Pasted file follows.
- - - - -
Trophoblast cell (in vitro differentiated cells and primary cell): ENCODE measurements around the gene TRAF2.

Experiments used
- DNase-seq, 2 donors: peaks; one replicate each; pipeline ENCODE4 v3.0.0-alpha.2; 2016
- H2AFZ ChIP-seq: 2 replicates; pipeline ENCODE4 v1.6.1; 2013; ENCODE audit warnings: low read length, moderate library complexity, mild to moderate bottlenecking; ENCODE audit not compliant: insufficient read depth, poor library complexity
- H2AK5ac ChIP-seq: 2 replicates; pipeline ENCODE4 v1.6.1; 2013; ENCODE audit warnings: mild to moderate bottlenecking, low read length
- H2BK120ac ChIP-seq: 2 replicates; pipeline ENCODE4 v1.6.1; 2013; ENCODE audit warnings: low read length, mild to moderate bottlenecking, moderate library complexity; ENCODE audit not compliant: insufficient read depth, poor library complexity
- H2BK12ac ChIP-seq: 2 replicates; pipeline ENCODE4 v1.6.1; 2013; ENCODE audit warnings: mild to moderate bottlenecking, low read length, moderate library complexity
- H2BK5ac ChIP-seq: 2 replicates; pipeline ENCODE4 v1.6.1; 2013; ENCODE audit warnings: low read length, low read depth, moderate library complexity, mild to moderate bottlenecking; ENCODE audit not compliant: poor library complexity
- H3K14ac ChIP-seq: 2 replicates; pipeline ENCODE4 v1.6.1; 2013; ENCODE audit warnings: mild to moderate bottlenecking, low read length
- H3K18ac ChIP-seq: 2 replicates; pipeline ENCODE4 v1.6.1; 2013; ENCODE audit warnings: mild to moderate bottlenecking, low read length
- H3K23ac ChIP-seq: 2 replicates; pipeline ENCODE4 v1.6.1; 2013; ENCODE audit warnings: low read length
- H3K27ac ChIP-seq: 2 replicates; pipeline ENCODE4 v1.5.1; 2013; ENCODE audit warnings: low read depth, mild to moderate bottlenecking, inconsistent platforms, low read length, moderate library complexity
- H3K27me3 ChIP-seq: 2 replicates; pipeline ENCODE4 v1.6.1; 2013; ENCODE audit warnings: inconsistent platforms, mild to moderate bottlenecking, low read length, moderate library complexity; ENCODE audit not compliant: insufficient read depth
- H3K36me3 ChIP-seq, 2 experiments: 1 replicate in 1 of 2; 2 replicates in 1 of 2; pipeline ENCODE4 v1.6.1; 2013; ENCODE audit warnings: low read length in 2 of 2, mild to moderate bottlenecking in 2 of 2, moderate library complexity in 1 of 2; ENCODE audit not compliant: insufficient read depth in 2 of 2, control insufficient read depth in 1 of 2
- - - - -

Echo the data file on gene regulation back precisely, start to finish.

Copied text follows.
Trophoblast cell (in vitro differentiated cells and primary cell): ENCODE measurements around the gene TRAF2.

Experiments used
- DNase-seq, 2 donors: peaks; one replicate each; pipeline ENCODE4 v3.0.0-alpha.2; 2016
- H2AFZ ChIP-seq: 2 replicates; pipeline ENCODE4 v1.6.1; 2013; ENCODE audit warnings: low read length, moderate library complexity, mild to moderate bottlenecking; ENCODE audit not compliant: insufficient read depth, poor library complexity
- H2AK5ac ChIP-seq: 2 replicates; pipeline ENCODE4 v1.6.1; 2013; ENCODE audit warnings: mild to moderate bottlenecking, low read length
- H2BK120ac ChIP-seq: 2 replicates; pipeline ENCODE4 v1.6.1; 2013; ENCODE audit warnings: low read length, mild to moderate bottlenecking, moderate library complexity; ENCODE audit not compliant: insufficient read depth, poor library complexity
- H2BK12ac ChIP-seq: 2 replicates; pipeline ENCODE4 v1.6.1; 2013; ENCODE audit warnings: mild to moderate bottlenecking, low read length, moderate library complexity
- H2BK5ac ChIP-seq: 2 replicates; pipeline ENCODE4 v1.6.1; 2013; ENCODE audit warnings: low read length, low read depth, moderate library complexity, mild to moderate bottlenecking; ENCODE audit not compliant: poor library complexity
- H3K14ac ChIP-seq: 2 replicates; pipeline ENCODE4 v1.6.1; 2013; ENCODE audit warnings: mild to moderate bottlenecking, low read length
- H3K18ac ChIP-seq: 2 replicates; pipeline ENCODE4 v1.6.1; 2013; ENCODE audit warnings: mild to moderate bottlenecking, low read length
- H3K23ac ChIP-seq: 2 replicates; pipeline ENCODE4 v1.6.1; 2013; ENCODE audit warnings: low read length
- H3K27ac ChIP-seq: 2 replicates; pipeline ENCODE4 v1.5.1; 2013; ENCODE audit warnings: low read depth, mild to moderate bottlenecking, inconsistent platforms, low read length, moderate library complexity
- H3K27me3 ChIP-seq: 2 replicates; pipeline ENCODE4 v1.6.1; 2013; ENCODE audit warnings: inconsistent platforms, mild to moderate bottlenecking, low read length, moderate library complexity; ENCODE audit not compliant: insufficient read depth
- H3K36me3 ChIP-seq, 2 experiments: 1 replicate in 1 of 2; 2 replicates in 1 of 2; pipeline ENCODE4 v1.6.1; 2013; ENCODE audit warnings: low read length in 2 of 2, mild to moderate bottlenecking in 2 of 2, moderate library complexity in 1 of 2; ENCODE audit not compliant: insufficient read depth in 2 of 2, control insufficient read depth in 1 of 2